Then, suddenly, the window cracked. A pebble broke the window. A pebble of pain.
    And suddenly God was not so easy to see. The view that had been so crisp had changed.
    You were puzzled. God wouldn’t allow something like this to happen, would he?
    When you can’t see him, trust him . . . Jesus is closer than you’ve ever dreamed.



    Thanks for sharing this, I never experienced anger after Mark’s death, I felt very peaceful, but yearning is the emotion that I have experienced most.

    We are quickly approaching Mark’s birthday in December and then the 1st anniversary of his death. I still look at his picture every day on the piano in our front room and can not believe that he is gone.



    New Five-Stage Theory for Grieving
    A friend of mine in Thomaston, GA did some research on grief. She passed her findings along to me and I wanted to share them with all of you that have lost someone. I don’t think any of us faces a harder challenge than losing a loved one or comforting a friend or relative after the death of someone close. Most of us have heard about the “Kubler-Ross” five-stage theory of grief for people who are dying, which many people believe also holds true for grieving over the loss of a loved one. The theory describes five distinct emotional stages to grief that terminally ill patients go through – denial . . . anger . . bargaining . . . depression . . . and acceptance.
    Surprisingly, little research has been done to affirm the validity of this theory, which was popularized by Swiss psychiatrist Elisabeth Kubler-Ross, MD, when applied to bereavement. My friend called to ask about the new study, published in the Journal of the American Medical Association, Holly G. Prigerson, PhD, senior author of the article, said “It struck us as odd that a theory with such wide acceptance had never been actually tested.” Hence, Dr. Prigerson and her team set out to take a closer look at how people process grief and loss and to determine whether the five-stage model is accurate.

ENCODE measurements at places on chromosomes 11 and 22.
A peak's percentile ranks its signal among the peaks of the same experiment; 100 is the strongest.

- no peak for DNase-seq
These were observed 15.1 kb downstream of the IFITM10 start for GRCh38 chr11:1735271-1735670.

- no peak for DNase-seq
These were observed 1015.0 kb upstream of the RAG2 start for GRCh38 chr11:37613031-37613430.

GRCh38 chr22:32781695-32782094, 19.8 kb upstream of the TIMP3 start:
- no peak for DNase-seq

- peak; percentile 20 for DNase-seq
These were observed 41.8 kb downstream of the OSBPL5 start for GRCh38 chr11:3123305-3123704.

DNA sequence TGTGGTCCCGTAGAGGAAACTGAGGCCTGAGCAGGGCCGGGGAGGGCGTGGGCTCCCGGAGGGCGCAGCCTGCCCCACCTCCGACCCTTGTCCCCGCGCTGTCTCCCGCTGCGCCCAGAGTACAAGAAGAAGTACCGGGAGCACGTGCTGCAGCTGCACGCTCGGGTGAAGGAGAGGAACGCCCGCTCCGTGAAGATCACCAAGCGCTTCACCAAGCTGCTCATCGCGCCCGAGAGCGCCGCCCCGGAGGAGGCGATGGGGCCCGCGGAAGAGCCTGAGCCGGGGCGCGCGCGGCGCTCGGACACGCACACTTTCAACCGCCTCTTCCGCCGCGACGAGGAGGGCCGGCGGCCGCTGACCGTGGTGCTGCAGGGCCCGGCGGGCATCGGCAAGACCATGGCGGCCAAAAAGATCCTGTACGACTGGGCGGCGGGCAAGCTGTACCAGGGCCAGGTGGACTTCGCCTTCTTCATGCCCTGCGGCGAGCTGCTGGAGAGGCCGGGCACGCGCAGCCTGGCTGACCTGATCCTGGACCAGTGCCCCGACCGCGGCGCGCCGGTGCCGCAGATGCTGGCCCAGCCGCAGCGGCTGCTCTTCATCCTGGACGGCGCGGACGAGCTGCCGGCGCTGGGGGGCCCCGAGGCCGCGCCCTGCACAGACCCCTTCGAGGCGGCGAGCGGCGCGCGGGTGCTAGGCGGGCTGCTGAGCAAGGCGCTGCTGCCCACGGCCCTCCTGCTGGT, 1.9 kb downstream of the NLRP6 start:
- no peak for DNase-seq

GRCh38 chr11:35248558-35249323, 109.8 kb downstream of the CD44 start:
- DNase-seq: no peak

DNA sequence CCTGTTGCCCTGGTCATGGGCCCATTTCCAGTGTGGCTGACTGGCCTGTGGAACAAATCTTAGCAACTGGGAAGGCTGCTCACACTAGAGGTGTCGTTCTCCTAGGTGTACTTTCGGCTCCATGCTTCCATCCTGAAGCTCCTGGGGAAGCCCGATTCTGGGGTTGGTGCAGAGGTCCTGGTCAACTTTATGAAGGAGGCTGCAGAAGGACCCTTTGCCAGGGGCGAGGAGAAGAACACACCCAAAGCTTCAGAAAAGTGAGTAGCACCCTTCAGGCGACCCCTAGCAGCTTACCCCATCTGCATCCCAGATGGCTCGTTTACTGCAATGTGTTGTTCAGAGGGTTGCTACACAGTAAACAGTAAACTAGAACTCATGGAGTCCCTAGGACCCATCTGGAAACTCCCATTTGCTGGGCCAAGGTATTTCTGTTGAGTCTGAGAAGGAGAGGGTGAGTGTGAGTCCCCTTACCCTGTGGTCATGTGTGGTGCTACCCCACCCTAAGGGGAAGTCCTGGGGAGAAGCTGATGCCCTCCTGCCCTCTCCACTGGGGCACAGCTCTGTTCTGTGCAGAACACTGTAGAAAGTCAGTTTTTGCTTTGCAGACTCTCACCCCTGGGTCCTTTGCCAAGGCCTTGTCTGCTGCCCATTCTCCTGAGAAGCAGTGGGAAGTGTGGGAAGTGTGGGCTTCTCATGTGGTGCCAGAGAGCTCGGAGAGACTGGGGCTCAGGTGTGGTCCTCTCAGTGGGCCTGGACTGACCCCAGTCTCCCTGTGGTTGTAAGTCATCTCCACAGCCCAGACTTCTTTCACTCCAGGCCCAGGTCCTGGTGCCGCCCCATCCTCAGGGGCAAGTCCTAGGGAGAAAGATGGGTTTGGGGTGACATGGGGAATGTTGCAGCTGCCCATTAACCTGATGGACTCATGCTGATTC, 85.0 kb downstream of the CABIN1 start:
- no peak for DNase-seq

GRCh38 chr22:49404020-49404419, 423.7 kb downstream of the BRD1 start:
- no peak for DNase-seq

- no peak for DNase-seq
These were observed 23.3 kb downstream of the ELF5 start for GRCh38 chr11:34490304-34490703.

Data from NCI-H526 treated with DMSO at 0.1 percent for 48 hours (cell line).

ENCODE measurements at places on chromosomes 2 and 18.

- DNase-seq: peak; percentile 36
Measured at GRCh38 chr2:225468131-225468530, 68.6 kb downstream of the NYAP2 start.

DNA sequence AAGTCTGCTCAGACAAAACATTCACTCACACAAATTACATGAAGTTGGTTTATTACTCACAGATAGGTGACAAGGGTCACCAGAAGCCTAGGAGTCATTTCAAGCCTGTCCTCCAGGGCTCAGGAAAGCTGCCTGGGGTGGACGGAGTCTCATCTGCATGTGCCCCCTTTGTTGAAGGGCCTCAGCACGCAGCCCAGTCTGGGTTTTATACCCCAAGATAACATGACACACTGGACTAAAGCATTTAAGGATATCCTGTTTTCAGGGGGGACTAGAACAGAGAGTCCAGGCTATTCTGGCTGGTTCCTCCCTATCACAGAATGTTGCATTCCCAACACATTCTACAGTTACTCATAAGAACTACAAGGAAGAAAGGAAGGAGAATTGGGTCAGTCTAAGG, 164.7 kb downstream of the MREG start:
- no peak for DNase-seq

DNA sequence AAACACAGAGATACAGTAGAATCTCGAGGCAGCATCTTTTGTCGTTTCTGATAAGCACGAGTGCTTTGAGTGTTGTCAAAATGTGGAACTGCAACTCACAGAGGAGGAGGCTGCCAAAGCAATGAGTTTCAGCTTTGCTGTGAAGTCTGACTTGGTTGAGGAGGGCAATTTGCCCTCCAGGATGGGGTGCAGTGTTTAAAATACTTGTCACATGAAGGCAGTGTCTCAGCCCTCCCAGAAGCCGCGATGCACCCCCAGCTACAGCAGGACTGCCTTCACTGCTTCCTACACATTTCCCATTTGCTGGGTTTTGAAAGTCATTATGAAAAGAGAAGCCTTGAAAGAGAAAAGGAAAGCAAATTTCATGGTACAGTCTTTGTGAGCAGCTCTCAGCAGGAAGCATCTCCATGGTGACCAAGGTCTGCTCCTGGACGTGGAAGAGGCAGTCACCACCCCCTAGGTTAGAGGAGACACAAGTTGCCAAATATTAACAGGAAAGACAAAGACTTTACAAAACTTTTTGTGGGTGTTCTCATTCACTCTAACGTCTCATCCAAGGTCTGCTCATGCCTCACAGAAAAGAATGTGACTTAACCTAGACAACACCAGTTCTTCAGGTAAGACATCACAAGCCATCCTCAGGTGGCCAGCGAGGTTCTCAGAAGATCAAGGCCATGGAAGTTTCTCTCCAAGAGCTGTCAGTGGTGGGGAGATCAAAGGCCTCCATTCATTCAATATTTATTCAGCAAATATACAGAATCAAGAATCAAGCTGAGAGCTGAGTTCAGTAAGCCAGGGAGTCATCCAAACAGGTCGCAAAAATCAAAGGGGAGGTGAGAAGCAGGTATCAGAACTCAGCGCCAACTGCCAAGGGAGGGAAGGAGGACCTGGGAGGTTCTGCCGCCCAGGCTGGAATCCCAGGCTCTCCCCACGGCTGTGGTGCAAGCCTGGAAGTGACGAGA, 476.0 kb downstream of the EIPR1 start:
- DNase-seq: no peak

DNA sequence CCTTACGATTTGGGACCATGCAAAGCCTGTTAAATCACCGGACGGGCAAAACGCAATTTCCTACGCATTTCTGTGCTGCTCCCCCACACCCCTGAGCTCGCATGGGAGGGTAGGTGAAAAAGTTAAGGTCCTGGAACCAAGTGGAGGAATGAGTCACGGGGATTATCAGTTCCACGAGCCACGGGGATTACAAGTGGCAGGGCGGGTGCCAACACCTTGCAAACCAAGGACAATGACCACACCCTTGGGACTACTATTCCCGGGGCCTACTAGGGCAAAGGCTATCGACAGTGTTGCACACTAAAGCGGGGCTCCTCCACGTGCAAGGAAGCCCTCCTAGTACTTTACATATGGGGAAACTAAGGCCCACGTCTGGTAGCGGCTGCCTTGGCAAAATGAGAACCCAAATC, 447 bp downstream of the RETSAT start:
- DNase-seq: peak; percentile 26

The researchers followed 233 people who had lost a loved one — a spouse, parent, sibling or child, with the majority (84%) bereaved spouses. All deaths were from natural causes, mostly following a long illness. During the two-year study period, participants kept track of how often they experienced each of the five grief indicators –denial/disbelief … yearning … anger … depression … and acceptance. Theorizing that separation anxiety plays a major role in mourning the loss of others, the researchers removed “bargaining” (they believed that “bargaining”, was more relevant when processing your own forthcoming death) and used “yearning” as the core indicator of separation anxiety. The results found some important differences from the five-stage theory.

    Grieving, they learned, isn’t exactly a linear process of working one’s way toward acceptance. Instead the various emotions overlap considerably during mourning, with some predominating at different times. Interestingly, disbelief did not top the list as the initial dominant response although it scored at its highest level during the first month post-loss. Rather, acceptance (the last phase in the five-stage theory) was what people reported most often feeling during each period of the study.

    It turns our that the new stage — “yearning” — was actually the most frequently reported negative emotion, peaking at four months post-loss. Anger peaked at five months and depression at six months after the death.

    While interesting to have this new perspective on the science of bereavemewnt, what’s most important is how the study results might be helpful in coping with loss, or being supportive to friends and family who’ve suffered one. What’s most meaningful is how this research can help normalize how people experience grief, by rendering acceptable the wide range of emotions that surface in the ensuing months.